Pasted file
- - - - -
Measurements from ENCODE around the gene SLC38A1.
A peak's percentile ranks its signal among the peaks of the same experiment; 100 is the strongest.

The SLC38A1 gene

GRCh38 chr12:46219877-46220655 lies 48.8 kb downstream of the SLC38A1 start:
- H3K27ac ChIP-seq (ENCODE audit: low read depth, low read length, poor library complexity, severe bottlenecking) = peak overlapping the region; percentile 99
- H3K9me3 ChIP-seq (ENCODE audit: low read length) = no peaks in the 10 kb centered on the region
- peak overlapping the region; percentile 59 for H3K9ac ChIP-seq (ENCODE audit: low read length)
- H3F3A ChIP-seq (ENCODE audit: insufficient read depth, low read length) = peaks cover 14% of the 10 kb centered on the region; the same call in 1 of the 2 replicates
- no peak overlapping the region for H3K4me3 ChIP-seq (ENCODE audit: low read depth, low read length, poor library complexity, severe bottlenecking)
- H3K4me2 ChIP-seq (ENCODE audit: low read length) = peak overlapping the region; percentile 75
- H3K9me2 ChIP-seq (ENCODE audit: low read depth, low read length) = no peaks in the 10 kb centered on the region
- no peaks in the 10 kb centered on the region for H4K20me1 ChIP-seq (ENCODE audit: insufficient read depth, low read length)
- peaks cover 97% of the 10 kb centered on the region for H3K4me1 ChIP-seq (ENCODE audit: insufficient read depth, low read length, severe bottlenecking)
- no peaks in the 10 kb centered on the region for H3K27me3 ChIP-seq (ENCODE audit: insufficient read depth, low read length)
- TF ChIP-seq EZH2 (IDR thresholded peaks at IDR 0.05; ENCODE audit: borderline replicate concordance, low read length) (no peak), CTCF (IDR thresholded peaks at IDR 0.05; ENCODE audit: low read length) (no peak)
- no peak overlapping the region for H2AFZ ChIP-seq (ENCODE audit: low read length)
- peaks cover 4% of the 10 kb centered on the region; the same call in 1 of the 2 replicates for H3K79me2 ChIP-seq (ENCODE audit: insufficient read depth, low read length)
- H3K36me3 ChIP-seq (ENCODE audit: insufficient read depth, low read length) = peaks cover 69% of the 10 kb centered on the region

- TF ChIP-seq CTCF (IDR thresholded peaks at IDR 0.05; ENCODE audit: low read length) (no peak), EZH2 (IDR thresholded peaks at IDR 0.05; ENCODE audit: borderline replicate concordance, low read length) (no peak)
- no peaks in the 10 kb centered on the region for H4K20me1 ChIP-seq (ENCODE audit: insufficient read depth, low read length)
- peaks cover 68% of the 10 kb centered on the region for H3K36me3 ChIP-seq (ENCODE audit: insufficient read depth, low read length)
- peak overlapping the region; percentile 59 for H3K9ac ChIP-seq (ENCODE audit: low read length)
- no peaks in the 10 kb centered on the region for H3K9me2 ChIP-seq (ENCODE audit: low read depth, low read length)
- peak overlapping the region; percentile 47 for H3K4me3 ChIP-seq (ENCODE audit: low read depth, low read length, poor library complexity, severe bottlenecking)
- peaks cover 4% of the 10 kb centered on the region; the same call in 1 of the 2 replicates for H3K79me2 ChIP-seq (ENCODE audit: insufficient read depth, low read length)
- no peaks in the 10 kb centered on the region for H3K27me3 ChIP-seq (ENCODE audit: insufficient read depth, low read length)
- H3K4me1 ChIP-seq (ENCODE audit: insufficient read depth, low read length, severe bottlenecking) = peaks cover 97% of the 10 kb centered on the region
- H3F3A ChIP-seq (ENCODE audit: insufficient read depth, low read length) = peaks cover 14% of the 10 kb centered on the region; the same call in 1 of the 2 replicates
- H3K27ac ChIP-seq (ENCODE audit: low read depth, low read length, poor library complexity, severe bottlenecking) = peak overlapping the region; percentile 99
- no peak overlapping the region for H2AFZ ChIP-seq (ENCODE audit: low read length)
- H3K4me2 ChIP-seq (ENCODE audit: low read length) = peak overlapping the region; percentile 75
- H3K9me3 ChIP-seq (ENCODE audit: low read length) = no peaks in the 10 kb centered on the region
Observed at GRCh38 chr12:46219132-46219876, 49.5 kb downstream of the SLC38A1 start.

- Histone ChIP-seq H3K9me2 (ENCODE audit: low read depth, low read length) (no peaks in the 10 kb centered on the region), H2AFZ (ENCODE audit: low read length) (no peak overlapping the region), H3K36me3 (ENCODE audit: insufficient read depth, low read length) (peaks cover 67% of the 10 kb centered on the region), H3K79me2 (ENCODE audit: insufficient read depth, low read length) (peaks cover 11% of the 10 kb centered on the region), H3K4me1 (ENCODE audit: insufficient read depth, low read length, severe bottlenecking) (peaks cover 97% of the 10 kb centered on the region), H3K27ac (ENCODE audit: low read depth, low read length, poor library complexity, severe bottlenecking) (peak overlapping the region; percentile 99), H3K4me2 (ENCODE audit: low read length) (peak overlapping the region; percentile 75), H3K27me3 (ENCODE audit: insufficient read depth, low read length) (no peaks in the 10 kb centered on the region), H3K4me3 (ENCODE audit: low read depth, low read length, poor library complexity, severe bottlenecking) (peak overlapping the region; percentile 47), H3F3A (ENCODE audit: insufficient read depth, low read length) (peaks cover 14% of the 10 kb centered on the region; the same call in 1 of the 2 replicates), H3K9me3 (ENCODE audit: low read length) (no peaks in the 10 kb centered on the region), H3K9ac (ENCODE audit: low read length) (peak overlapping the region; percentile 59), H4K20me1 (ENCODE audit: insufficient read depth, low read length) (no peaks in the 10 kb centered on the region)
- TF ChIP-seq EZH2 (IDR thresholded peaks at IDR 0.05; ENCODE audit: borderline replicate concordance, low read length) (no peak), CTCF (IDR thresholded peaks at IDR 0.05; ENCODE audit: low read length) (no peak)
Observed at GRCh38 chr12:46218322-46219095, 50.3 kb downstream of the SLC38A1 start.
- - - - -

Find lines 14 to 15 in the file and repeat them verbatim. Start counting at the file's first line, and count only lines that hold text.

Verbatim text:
- no peaks in the 10 kb centered on the region for H3K27me3 ChIP-seq (ENCODE audit: insufficient read depth, low read length)
- TF ChIP-seq EZH2 (IDR thresholded peaks at IDR 0.05; ENCODE audit: borderline replicate concordance, low read length) (no peak), CTCF (IDR thresholded peaks at IDR 0.05; ENCODE audit: low read length) (no peak)